|Amino acid composition of fresh fish and influence of storage and processing|
Bramstedt, F. (1962). Amino acid composition of fresh fish and influence of storage and processing, in: Heen, E. et al. Fish in nutrition. pp. 61-67
In: Heen, E.; Kreuzer, R. (1962). Fish in nutrition. Fishing News (Books): London. XXIII, 447 pp., more
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VLIZ: Biological Resources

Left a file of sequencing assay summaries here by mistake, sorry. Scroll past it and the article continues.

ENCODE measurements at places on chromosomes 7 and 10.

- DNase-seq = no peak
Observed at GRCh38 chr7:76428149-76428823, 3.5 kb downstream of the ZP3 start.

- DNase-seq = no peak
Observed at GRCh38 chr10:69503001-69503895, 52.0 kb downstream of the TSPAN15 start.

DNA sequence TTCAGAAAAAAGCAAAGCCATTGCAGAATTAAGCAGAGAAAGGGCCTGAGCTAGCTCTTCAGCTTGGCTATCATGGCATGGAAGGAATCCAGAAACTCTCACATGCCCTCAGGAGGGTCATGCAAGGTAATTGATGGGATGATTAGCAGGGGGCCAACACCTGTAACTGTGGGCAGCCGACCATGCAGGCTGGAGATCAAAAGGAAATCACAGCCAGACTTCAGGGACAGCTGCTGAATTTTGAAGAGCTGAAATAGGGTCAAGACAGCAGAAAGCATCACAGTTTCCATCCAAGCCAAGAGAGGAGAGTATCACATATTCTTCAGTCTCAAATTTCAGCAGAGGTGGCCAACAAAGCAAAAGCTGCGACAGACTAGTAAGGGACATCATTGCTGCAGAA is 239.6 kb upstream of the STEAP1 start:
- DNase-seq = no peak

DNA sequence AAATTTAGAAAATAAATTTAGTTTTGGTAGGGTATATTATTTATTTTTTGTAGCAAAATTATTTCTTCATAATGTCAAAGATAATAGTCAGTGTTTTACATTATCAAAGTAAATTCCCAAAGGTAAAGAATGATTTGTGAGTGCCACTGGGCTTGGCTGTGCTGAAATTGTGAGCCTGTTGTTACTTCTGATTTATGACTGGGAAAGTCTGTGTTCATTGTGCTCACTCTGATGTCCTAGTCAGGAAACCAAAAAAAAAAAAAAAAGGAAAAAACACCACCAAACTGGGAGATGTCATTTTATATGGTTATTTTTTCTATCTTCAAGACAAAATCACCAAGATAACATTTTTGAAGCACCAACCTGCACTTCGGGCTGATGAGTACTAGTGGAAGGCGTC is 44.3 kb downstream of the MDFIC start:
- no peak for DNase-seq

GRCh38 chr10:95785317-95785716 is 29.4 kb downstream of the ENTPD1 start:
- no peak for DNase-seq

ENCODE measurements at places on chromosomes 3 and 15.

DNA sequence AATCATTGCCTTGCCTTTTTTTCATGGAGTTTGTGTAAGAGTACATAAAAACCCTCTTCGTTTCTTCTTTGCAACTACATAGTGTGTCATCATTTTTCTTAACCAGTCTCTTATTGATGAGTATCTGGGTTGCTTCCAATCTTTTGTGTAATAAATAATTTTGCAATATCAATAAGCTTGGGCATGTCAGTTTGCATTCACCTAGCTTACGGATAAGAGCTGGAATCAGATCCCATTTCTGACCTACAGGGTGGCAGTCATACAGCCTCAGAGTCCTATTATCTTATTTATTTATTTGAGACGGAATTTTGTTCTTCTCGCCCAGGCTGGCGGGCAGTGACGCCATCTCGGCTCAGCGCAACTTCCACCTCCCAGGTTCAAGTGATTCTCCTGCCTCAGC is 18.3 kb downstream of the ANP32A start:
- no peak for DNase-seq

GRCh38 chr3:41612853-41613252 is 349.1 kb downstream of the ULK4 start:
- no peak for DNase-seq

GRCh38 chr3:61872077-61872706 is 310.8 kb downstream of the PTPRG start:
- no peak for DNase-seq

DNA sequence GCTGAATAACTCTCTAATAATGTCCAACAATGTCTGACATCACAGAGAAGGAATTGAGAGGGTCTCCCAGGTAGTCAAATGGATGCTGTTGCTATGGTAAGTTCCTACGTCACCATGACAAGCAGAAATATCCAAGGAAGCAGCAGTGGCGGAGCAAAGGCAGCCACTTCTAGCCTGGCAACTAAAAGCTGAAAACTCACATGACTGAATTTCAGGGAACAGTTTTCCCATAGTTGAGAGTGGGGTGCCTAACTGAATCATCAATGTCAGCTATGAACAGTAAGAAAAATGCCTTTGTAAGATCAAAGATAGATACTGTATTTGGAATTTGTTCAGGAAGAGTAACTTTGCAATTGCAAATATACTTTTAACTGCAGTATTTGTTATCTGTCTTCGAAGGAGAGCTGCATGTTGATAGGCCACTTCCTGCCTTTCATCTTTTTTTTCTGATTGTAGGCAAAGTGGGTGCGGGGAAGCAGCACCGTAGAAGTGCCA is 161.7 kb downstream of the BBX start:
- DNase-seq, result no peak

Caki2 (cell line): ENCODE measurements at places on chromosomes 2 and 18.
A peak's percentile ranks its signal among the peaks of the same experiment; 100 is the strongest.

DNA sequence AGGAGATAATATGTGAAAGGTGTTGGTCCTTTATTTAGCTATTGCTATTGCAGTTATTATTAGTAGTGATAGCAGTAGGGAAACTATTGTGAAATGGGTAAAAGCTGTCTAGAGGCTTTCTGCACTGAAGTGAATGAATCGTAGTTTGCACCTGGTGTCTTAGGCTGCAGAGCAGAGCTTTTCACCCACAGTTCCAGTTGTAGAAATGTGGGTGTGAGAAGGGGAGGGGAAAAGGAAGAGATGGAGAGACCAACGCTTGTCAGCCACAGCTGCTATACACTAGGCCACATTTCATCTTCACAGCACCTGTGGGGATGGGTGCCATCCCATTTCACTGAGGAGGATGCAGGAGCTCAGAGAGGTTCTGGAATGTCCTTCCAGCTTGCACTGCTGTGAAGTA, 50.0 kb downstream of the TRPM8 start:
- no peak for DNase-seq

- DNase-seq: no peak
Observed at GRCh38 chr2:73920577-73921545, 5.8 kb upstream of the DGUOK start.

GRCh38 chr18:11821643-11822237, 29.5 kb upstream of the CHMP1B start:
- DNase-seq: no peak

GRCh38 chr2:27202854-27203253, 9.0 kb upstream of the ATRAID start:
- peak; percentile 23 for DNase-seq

Recent investigation indicates that muscles of fish and shellfish contain large amounts of free amino acids, the pattern of which is characteristic for the different species. Great differences are seen in the amount of the free amino acids only. The protein-bound amino acids show a very uniform pattern. The uniformity of the pattern of free amino acids makes it possible to investigate the influence of factors such as storage, spoilage and processing on the composition of the free amino acids. Recent investigations showed that the proteolytic and peptidase enzymes in fish muscle play an important part in the degradation of proteins and peptides, especially during the initial stage of storage before the bacterial invasion takes place. Environmental conditions such as salt concentration of the sea water obviously influence only a few free amino acids probably those involved in osmo regulation. Glycine is an important factor for the individual taste of the flesh of different fish species. It seems, however, that there might also be a relation between the individual taste of fish species and the free amino acids in the flesh. Biochemical changes in the free amino acids of fish muscle have been found occurring in the early stages of ice storage even under optimal conditions on board modern fishing boats. Investigations showed, for example, that lysine was the subject of the greatest quantitative variations. For example, the content of free lysine in cod muscle increased from 3.73 mg. per cent in first-quality fish to 24.25 mg. per cent in fourth quality. In fish unfit for human consurnption the amount of lysine decreases in proportion as the malodorous substances increase. In order to obtain perfect preservation of fish flesh, it is essential to inhibit fish muscle enzymes. Although deep freezing is a very effective method for inhibiting enzymes, it was found that cod muscle enzymes were still active at -17°C. In ice storage the amount of free amino acids decreases until the fifth or seventh day, but increases when bacterial activities start. Investigations have shown that free β-alanine occurs in cod muscle just after the fish has passed rigor mortis, and that most of it derives from de-carboxylation of aspartic acid. Very little is known about the influence of various processing methods on amino acids in fish muscle, and further work is urgently necessary .The same applies to the action of fish muscle enzymes, especially during the initial stages of spoilage.